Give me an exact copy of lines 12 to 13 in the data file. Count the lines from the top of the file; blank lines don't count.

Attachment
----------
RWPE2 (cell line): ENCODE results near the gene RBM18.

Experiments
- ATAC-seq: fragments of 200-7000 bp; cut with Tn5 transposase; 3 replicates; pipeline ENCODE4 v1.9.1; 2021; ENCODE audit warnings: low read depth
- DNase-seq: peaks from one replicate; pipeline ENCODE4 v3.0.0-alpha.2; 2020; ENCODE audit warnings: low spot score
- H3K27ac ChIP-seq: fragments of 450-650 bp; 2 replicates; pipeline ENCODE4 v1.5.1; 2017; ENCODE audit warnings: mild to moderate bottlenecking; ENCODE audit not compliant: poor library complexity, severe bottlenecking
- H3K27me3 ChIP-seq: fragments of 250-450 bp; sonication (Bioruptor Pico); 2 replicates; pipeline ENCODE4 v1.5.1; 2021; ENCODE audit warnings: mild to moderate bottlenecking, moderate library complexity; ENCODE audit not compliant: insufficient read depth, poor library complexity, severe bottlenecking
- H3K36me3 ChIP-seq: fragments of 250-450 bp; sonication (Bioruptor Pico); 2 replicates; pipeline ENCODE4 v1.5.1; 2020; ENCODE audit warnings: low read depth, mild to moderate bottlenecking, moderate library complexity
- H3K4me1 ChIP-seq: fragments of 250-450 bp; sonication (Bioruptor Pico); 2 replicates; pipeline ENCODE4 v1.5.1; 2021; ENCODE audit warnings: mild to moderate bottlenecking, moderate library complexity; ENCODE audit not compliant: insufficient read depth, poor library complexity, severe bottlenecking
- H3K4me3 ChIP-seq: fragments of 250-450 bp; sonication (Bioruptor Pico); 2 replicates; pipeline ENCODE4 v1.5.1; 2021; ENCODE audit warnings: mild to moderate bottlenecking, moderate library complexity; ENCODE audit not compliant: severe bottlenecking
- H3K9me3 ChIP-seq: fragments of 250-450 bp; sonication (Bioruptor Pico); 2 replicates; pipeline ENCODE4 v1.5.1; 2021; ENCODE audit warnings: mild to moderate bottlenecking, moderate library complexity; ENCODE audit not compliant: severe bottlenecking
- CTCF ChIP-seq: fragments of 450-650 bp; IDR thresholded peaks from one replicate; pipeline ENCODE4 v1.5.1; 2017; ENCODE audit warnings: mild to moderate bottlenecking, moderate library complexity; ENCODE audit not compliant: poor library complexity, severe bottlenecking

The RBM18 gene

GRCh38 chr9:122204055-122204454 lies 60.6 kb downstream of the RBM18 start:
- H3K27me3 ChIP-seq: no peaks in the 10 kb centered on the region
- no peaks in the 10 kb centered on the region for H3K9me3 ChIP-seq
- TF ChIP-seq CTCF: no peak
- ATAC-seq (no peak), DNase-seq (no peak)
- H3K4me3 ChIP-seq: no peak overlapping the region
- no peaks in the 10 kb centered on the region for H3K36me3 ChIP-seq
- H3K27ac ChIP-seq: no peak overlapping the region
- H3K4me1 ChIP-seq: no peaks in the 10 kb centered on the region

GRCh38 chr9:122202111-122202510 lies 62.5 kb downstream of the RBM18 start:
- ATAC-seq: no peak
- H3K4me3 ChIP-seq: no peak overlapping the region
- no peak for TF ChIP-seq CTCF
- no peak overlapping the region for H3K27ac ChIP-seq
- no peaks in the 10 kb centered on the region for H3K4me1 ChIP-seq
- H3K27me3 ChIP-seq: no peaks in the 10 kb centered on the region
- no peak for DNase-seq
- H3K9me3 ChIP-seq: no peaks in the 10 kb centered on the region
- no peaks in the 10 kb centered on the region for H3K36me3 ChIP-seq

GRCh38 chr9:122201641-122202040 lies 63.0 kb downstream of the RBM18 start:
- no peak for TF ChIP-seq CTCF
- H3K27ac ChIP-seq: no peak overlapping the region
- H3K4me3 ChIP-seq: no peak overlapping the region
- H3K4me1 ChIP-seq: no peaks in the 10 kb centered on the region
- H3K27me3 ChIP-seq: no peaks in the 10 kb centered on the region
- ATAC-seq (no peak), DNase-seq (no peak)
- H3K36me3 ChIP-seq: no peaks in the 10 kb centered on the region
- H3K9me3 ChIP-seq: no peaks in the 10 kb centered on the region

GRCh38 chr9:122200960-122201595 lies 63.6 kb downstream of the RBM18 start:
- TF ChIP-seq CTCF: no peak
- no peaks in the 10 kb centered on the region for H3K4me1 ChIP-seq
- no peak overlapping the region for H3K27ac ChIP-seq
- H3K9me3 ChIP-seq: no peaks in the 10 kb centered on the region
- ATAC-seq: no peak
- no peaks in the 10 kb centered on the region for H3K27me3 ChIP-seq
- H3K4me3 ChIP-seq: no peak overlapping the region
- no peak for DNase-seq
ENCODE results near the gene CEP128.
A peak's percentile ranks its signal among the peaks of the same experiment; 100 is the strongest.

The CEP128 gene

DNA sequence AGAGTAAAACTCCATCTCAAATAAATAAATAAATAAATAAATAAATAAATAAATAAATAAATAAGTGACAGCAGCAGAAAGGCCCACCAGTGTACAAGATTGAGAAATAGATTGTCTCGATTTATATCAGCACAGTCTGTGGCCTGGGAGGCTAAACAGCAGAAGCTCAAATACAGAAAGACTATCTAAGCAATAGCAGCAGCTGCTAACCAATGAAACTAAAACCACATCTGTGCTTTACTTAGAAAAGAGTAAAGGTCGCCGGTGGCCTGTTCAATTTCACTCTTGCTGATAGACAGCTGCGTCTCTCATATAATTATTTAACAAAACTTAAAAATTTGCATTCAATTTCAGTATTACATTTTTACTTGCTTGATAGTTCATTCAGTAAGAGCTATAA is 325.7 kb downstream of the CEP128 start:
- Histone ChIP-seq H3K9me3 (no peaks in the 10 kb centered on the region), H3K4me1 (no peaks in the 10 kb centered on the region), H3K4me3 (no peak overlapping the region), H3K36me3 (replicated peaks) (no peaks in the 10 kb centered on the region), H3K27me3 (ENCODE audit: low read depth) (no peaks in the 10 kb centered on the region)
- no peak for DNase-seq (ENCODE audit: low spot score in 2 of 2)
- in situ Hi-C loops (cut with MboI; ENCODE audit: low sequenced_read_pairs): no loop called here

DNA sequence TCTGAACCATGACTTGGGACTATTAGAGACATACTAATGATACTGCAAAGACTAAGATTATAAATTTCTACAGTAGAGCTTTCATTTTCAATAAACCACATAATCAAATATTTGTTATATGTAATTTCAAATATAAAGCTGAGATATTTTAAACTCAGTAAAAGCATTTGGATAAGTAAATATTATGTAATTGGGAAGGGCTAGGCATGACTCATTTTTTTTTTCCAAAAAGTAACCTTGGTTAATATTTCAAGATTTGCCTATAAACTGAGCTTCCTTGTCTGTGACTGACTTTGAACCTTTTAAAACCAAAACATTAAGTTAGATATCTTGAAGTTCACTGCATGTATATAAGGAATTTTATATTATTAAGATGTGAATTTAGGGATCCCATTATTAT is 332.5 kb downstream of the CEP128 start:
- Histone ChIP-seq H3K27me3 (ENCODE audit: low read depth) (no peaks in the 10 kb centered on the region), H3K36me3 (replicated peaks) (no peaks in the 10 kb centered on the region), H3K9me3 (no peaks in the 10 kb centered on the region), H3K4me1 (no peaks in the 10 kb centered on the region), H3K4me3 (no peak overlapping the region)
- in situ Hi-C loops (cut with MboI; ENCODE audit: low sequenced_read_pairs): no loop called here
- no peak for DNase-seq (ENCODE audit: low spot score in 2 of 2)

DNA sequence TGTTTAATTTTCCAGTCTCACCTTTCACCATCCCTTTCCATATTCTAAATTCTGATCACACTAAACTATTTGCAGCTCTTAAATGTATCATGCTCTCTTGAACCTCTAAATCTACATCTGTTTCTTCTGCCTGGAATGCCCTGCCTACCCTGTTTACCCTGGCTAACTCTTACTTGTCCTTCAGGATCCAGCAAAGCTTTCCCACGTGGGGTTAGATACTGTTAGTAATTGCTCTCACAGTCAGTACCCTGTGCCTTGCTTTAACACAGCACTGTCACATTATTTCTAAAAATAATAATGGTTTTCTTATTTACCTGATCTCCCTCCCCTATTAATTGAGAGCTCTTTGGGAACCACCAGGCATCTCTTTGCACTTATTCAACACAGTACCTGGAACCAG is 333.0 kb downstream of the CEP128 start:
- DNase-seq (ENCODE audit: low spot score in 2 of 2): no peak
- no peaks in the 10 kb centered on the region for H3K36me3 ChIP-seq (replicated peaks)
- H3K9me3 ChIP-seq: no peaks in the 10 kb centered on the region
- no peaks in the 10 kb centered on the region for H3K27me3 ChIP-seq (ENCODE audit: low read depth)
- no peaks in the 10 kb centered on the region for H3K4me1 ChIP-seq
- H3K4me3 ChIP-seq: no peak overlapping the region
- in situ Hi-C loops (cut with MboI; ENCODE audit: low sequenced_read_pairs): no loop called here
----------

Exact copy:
The RBM18 gene

GRCh38 chr9:122204055-122204454 lies 60.6 kb downstream of the RBM18 start: